- J. H. Baker, The Legal Professionand the Common Law (1986)
- Richard L. Abel and Philip S. C. Lewis, ed., TheCommon Law World (1988)
Common law. The Giants and the Gods
Common law. Our Lady and Her Knights
References and Further Reading
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Common Law, term used to refer to the main body of English unwritten law that evolved from the 12th century onward. The name comes from the idea that English medieval law, as administered by the courts of the realm, reflected the “common” customs of the kingdom. This system of law prevails in Britain and in those countries, such as Canada and the United States, that were originally colonized by English settlers. (1)
Common Law in International Trade
Meaning of Common Law, according to the Dictionary of International Trade (Global Negotiator): The body of law derived from usages, customs, and judicial decisions, as distinguished from statutes. See Civil Law.
Middle Ages, Common Law
From the book The Clergyman’s Hand-book of Law, about Middle Ages, Common Law (1): During the Middle Ages there was a constant effort on behalf of the ecclesiastical courts to extend their jurisdiction, and a counter-effort on behalf of the state courts to assume jurisdiction of cases under the ecclesiastical law. In England, from the conquest of William the Conqueror to the Reformation, the extension of the jurisdiction of the ecclesiastical courts brought the new element of English common law into the canon law; and much of the canon law, following the jurisdiction assumed by the state courts, became the common law of the kingdom of England (Justinian, Sandar, p. 21; Cyc, vol. viii, p. 366, vol. xiv, p. 1228; Eq. Jurisprudence, Pomeroy, vol. i, p. 1; The Science of Jurisprudence, Taylor, p. 255 et seq; Blackstone, vol. i, pp. 18-20, 63; Kent, vol. i, p. 10; English Constitution, Creasy).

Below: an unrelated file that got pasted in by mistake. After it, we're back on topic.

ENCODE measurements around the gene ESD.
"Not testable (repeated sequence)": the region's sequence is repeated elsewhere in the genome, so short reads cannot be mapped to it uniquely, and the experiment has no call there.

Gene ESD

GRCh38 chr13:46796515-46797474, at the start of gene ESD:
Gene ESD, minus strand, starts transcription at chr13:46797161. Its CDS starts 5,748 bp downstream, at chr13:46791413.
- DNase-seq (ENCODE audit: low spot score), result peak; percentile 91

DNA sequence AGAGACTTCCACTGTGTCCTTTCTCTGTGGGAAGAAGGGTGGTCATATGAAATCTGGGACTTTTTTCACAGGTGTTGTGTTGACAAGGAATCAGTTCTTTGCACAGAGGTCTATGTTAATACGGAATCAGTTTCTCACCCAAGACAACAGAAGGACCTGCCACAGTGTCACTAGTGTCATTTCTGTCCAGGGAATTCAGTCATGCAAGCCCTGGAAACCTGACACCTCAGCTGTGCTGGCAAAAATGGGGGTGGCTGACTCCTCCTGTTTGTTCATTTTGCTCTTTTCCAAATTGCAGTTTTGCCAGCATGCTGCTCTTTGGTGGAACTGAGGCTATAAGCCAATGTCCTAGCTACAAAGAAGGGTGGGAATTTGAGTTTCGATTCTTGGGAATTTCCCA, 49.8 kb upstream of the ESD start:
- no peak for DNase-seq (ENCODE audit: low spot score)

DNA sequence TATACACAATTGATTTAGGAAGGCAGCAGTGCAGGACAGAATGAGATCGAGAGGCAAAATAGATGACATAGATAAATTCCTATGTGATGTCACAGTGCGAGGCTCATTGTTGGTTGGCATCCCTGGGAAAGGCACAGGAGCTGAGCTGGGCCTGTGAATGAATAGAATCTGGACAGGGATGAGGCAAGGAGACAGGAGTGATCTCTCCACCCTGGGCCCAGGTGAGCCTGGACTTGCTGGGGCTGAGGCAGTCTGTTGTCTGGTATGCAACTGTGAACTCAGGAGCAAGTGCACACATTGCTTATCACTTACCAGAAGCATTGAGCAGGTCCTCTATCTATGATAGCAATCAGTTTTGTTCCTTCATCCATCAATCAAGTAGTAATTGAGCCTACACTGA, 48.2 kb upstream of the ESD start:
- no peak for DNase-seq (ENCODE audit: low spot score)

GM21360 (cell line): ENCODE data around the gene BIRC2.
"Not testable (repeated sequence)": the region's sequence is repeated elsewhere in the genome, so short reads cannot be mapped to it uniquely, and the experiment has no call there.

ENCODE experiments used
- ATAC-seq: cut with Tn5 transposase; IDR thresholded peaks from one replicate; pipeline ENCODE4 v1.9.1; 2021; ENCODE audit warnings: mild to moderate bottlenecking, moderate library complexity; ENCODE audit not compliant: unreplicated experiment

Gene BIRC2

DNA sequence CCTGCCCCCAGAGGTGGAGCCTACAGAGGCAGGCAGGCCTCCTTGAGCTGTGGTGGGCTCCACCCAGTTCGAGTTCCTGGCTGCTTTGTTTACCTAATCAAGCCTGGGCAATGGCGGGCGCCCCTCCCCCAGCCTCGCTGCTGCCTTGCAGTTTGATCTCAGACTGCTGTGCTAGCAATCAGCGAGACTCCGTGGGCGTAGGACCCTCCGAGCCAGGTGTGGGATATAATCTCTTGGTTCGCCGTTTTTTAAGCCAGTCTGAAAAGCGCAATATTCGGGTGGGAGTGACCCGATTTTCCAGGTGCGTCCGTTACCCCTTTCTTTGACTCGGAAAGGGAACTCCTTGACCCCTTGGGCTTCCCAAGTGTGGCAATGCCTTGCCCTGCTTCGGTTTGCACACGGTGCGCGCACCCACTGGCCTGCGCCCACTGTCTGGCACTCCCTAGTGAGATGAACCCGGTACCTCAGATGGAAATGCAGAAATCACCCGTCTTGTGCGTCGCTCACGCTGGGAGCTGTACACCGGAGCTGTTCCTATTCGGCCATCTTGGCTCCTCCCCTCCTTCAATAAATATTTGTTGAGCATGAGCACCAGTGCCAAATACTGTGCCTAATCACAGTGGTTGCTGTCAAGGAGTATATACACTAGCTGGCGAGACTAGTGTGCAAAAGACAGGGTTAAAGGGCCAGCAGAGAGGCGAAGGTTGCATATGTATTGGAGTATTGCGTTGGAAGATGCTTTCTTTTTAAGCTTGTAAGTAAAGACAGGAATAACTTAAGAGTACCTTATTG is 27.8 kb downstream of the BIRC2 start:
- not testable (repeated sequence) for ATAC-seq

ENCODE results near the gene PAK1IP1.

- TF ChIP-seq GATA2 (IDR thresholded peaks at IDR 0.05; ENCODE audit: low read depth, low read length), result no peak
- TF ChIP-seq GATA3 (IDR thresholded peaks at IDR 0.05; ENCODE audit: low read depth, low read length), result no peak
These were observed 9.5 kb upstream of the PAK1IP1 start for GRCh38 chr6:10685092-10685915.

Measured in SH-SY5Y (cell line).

Common Law Perspective
Interpretation of Statutes: Common Law and Civil Law Perspectives
Read the entry about the Common Law Perspective,and about the Civil Law Perspective.
This entry provides an overview of the legal framework of common law, with a description of the most significant features of common law at international level.
Related Work and Conclusions